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This two-CD set is essential for the collection of any Elvis Presley fan, with a lot of material not available on the original 1974 recording.

Music Review: Elvis Presley – ‘Elvis Recorded Live On Stage In Memphis’ [Legacy Edition]

This Legacy Edition marks the 40th anniversary of the original release of Elvis Recorded Live On Stage In Memphis . It features the completely remastered original recording. There are also extra tracks that were left off the original because of the space limitations of vinyl records, so you get the complete concert. It also includes a second disc which captures a different concert with a slightly different set list which took place at the Richmond Coliseum in Virginia on March 18, 1974, two days before the March 20 Memphis concert. The second disc also includes five songs from a rehearsal at RCA Studios on August 16,1974.

elvis1Elvis Presley is obviously having a lot of fun onstage in his hometown. He jokes with his large group of musicians and backup singers and makes fun of himself and his audience (in a loving way). He sounds absolutely wonderful, demonstrating his versatility and the showmanship which has led many people to still consider him the King among entertainers. This was before he sank into the maudlin, melodramatic material that often plagued his later career and before his spiral into ill health and poor physical condition. Listeners get to hear him at his best with this album.

Legacy has done a fine job on the remastering, although it is still difficult to hear J.D. Sumner’s very low bass notes on the beginning of “Why Me Lord” on my car stereo. The addition of the songs cut from the original allows us to hear Presley sing “Steamroller Blues,””Funny How Time Slips Away,” “Polk Salad Annie,” and a thrilling version of “Fever,” all songs that many fans have not heard him perform too often. Then there are numerous old favorites here that were also not included on the original: a medley of “Teddy Bear” and “Don’t Be Cruel,” “All Shook Up,” “Love Me Tender,” and “Suspicious Minds.” A version of Lloyd Price’s “Lawdy, Miss Clawdy” and the medley of “Long Tall Sally,” “Whole Lotta Shakin’ Goin’ On,” “Your Mama Don’t Dance,” “Flip, Flop and Fly,” “Jailhouse Rock,” and “Hound Dog” are the most exciting things on the album for those who, like me, prefer rockabilly Elvis.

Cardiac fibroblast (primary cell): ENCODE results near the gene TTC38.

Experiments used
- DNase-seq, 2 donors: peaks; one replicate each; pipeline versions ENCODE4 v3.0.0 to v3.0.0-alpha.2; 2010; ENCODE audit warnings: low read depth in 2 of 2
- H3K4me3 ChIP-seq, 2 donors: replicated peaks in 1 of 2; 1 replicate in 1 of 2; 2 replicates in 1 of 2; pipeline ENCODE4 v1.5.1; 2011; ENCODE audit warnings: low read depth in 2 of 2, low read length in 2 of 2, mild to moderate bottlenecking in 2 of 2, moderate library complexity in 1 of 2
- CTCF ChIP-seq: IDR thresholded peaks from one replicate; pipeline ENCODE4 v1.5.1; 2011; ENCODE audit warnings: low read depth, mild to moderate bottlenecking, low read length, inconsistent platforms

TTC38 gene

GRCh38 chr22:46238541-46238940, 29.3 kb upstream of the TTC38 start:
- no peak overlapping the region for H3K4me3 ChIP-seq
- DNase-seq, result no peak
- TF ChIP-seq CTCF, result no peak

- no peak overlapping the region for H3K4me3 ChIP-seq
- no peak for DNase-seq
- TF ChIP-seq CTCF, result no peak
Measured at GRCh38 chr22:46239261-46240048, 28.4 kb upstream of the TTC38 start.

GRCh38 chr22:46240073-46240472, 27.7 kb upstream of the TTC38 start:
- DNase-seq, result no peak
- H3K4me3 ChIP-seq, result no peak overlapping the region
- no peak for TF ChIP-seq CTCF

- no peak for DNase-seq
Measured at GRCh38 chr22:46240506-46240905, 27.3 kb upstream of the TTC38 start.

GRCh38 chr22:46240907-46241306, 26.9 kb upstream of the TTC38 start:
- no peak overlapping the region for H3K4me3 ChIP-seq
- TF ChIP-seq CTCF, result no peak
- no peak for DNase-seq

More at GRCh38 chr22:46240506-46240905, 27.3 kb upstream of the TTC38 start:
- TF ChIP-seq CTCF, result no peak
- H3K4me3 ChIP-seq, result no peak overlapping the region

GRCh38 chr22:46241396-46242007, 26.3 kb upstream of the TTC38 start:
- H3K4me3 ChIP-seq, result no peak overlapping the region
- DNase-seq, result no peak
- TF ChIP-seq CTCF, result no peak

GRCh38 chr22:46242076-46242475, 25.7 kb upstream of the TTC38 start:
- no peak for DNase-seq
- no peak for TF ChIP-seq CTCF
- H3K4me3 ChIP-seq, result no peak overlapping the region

The second disc is most notable for the five rehearsal songs: “Softly As I Leave You,” “Down in the Alley,” “The First Time Ever I Saw Your Face,” “The Twelfth of Never” and an excellent version of “Good Time Charlie’s Got the Blues.” This is a chance to hear Presley as close to his natural, unmixed sound as a fan can get and he sounds great. It proves what an extraordinary voice the man really did have.

Altogether there are 52 tracks on this two-CD set and while they include many numbers duplicated between the two concerts, even those hold interest for the listener as you get to hear the different stage banter.

Legacy has done a great job of bringing us a classic Elvis Presley album with a lot of bonus material, making this a bargain and a new experience even for those who have the original 1974 recording. It should be mentioned that the expanded Elvis Recorded Live On Stage in Memphis was originally released by Follow That Dream. The Richmond concert was previously released separately as Forty-Eight Hours to Memphis by the same collectors label. The Legacy Edition is the first time they have been available together.

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About Rhetta Akamatsu

I am an author of non-fiction books and an online journalist. My books include Haunted Marietta, The Irish Slaves, T'ain't Nobody's Business If I Do: Blues Women Past and Present, Southern Crossroads: Georgia Bluesand Sex Sells: Women in Photography and Film.

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One comment

  1. Dr Joseph S Maresca

    The Elvis Presley albums are timeless.Even the current generation is inspired by them 50 or more years after the original release.Elvis had a considerable ability to sing, play the guitar, perform pantomime and dance-all done with ease.